But certainly not the most predictable choice of people to whom Jesus would appear to make the point that he had conquered death. But Jesus had made so many choices that were not the predictable ones. Jesus himself was not the predictable King of Kings. We should not be surprised.

So Jesus talked to her, this woman with the complex life story, and told her to go tell the others about their conversation.

And perhaps he used her as the one to bear the good news because she was a living symbol of how Jesus broke out of the conventions of their culture. She was no longer simply a scorned woman, a sick – and ritually unclean – woman, a follower after the disciples because she wanted to learn from Jesus when women were not encouraged to learn in this fashion. She was something more. A healed woman. A trusted and beloved companion. A person who could see something remarkable and listen to the words and understand what was happening. And so Jesus asked her to be the bearer of the good news of Christ. Risen, alive, to go to heaven and sit at the right hand of the Father. She was the one Jesus trusted to convey the message, the courageous one, because this was earth-shaking news and the messenger had to be the right one.

Jesus had broken out of the box of what would be expected. He had been crucified. His body died. They had buried him in the tomb. Days had passed. And yet he was alive, not dead. He was beautiful, strong, restored, and yet he was different…and on his way to heaven soon. Hard to wrap our minds around it, even though we’ve heard the story all our lives. How much more surprising it would have been to Mary Magdalene and to the rest of the disciples in that moment!

And when Jesus told Mary that she could not touch him, she could not hold him, he was also telling her that her holding him and touching him in the old way, in the way that one human being touched another, she would hold him back from being who he was truly destined to be – the son of God who is intended to sit at the right hand of his heavenly Father. She had to let him go, as painful as it was for her. She had to release him from the old box of his human existence.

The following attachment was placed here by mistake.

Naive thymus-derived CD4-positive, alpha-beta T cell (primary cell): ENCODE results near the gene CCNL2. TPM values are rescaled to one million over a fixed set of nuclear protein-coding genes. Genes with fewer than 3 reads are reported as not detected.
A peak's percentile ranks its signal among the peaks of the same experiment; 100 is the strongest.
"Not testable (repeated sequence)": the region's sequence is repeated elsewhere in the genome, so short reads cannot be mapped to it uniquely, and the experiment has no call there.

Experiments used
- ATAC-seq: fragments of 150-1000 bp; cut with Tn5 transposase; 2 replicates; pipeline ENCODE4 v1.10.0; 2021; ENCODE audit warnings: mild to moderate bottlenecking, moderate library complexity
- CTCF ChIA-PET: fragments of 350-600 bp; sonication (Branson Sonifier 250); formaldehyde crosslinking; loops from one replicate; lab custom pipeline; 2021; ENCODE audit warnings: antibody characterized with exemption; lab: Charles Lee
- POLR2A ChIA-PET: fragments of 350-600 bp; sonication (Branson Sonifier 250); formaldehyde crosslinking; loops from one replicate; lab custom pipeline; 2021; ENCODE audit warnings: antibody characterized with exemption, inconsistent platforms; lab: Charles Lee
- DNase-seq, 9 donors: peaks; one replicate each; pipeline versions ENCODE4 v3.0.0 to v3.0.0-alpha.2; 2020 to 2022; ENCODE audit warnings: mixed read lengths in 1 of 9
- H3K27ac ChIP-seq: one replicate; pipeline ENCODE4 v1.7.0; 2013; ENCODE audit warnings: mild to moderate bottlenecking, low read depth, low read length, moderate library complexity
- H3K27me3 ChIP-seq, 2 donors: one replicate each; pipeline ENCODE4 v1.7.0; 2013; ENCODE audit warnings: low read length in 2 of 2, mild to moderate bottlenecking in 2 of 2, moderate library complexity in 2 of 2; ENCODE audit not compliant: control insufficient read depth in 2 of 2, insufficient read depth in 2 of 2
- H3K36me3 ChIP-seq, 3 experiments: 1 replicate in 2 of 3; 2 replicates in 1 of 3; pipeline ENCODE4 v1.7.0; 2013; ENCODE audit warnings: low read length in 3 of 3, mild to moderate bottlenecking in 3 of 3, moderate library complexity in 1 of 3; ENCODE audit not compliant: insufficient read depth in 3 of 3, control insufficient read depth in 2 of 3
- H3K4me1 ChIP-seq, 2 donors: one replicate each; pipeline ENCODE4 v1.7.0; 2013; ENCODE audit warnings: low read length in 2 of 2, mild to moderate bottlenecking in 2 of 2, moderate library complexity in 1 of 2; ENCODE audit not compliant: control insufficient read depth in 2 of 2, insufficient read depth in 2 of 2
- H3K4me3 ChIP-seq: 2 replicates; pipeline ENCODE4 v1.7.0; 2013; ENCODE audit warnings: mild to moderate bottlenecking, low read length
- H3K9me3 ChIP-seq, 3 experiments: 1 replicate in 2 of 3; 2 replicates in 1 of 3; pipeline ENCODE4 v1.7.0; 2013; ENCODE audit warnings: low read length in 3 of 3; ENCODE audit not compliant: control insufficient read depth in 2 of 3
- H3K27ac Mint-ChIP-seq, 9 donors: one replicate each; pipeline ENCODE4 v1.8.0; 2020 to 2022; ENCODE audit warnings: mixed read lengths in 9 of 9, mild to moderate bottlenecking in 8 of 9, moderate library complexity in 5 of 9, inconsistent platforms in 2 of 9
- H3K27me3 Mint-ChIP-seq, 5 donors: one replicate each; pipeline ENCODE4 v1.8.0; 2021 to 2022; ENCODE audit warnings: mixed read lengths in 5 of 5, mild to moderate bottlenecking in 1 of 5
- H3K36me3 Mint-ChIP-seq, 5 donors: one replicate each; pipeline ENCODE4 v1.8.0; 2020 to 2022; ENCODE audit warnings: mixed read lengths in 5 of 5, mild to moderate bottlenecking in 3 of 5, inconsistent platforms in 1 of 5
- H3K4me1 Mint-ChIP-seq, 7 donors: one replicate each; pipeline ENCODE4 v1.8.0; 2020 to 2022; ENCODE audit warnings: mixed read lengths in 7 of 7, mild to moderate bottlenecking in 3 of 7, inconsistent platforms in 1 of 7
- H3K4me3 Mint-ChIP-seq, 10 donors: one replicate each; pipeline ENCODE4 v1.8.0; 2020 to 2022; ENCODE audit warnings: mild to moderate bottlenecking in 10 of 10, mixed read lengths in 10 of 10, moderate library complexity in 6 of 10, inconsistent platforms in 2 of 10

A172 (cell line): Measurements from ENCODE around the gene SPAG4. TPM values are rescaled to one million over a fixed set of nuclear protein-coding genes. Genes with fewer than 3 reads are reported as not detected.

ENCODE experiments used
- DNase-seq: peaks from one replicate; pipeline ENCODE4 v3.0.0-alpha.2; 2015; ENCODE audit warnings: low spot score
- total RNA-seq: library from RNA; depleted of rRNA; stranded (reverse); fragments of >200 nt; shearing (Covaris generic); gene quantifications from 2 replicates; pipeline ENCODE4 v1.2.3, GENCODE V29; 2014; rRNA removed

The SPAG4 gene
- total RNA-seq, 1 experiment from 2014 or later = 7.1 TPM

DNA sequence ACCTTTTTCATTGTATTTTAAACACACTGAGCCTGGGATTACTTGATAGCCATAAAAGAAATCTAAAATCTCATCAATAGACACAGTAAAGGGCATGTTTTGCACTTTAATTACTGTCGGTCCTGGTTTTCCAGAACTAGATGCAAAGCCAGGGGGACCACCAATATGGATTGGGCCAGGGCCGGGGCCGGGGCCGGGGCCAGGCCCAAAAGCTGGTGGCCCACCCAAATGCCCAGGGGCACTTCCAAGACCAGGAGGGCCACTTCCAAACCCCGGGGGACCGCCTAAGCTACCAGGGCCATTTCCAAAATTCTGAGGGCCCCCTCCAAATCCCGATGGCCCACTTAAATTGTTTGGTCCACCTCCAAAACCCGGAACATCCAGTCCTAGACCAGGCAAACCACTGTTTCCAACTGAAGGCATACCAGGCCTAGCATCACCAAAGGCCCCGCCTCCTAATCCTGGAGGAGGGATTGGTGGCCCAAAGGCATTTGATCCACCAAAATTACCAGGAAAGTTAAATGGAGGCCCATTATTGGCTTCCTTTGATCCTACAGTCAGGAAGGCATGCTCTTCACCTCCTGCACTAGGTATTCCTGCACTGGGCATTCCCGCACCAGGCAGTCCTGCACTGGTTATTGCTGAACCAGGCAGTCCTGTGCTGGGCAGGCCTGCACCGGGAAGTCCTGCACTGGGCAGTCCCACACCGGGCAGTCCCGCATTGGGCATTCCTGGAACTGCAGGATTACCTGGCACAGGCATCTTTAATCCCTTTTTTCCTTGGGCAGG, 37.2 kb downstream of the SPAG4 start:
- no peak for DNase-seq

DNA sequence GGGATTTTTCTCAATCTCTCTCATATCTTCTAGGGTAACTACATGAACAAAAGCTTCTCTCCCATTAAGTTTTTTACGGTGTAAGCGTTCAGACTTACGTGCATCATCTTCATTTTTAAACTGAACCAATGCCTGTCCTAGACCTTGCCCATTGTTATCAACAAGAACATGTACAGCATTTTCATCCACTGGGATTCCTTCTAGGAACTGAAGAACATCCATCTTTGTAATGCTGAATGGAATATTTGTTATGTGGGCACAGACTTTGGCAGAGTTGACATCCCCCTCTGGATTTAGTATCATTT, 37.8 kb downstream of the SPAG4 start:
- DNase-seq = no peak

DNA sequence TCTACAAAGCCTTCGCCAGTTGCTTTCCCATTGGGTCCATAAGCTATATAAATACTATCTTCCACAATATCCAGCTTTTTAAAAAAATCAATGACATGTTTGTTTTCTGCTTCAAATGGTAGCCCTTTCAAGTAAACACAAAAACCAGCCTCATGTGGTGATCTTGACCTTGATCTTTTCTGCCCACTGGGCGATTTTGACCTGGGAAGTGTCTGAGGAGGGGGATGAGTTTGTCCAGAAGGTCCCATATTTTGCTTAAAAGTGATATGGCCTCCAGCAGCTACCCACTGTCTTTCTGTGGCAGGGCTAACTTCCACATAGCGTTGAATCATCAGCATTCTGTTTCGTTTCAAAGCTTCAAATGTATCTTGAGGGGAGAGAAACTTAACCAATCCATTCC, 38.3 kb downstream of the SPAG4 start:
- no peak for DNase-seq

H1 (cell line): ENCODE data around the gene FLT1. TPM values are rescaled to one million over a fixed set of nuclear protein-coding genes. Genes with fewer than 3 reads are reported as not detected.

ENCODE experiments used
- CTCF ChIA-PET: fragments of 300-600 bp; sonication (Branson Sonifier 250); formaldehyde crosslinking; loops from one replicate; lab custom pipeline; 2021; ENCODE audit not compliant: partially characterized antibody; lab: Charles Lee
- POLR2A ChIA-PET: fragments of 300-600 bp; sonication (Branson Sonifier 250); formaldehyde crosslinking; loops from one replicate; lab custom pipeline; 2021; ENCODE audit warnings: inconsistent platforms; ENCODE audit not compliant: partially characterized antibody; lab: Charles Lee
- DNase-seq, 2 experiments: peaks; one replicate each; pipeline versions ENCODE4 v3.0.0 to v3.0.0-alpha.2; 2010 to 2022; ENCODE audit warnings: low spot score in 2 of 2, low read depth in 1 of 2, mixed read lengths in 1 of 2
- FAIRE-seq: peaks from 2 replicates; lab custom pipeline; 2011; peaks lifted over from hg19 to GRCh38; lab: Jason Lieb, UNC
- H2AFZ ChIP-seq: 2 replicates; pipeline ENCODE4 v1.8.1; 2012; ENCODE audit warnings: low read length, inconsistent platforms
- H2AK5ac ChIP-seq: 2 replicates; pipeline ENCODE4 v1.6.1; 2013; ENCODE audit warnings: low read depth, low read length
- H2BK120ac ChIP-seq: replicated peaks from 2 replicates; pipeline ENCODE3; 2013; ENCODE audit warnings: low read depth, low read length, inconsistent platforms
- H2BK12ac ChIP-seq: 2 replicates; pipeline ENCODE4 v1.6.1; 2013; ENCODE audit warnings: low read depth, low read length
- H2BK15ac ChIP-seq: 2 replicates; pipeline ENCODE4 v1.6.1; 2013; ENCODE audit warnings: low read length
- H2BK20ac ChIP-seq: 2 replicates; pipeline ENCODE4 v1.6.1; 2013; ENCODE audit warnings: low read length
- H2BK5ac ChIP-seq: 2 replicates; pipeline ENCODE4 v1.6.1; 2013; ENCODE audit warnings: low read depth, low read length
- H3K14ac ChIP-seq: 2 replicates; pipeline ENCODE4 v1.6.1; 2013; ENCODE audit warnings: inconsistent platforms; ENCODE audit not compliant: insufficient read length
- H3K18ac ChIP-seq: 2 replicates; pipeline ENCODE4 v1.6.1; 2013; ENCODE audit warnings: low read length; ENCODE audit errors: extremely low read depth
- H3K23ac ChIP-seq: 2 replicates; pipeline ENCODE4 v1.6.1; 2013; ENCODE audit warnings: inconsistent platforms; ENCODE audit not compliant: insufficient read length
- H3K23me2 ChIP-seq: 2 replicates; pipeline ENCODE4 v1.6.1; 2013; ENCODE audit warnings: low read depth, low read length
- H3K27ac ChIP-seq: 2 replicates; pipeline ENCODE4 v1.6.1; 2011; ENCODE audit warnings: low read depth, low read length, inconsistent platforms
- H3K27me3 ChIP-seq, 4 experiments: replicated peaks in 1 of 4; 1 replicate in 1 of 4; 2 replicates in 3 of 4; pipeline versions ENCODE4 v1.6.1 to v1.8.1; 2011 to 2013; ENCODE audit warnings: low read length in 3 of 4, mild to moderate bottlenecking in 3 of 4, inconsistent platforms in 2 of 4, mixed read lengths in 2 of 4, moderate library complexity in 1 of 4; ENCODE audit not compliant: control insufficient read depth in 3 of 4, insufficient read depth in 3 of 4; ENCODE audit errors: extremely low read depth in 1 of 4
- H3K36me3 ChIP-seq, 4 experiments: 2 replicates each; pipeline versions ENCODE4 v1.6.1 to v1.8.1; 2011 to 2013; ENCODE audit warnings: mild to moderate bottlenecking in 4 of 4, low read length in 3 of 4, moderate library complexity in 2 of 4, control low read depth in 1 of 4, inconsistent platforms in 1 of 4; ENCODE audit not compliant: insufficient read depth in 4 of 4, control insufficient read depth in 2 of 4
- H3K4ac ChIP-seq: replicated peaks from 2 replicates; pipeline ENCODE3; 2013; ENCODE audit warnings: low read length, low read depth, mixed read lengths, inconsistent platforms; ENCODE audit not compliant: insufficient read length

Mary Magdalene had broken out of the box of the identities that society had placed on her. As she let go of her old identity, she became the one whom she was destined to be, the bearer of the good news to the disciples.  There can be no doubt that she was truly the perfect messenger.

Jesus keeps breaking out of the box that we try to keep him in. Jesus is not just the Sunday School sweet guy with the white robes and soft clean hair who loves kids. Jesus is also the one who argues for the care of those in need. Jesus is not just the person from two thousand years ago whom we think of once a week, barely. He is the ever-present, ever-living God among us. He will not be contained into the limited view that makes us comfortable. He will not be tamed. We need to let go of the small Jesus that we have constructed and let him be who he is: God, who conquers death and gives eternal life.

But the corollary to this understanding that Jesus, the Son of God, is larger than the box in which we try to confine him, is that we, too, can be larger than the way we believe we are expected to be. We can grow as Mary Magdalene grew, beyond societal strictures and conventions, beyond the names others gave her and others give us. She became a critically important part of the leadership of the early church. We can grow in the same way.

If you remember nothing from this sermon this morning, remember this: Jesus’ rising from the dead is the sign that we have the capacity to do more than we dream possible, for God and for God’s people. Let go of the old limitations. Let go of your fear.

Sing, as Jesus might have:
“Let me go, let me go, I go on to God’s right hand.                                                                                                 Let me go, let me go, this is what you must understand.                                                                                        Here I stand In the light of day
Let the whole world know, That death cannot hold me down anyway…                                                                                       That we can live in a better way.”

Sing it. 
Pray it. 
Believe it.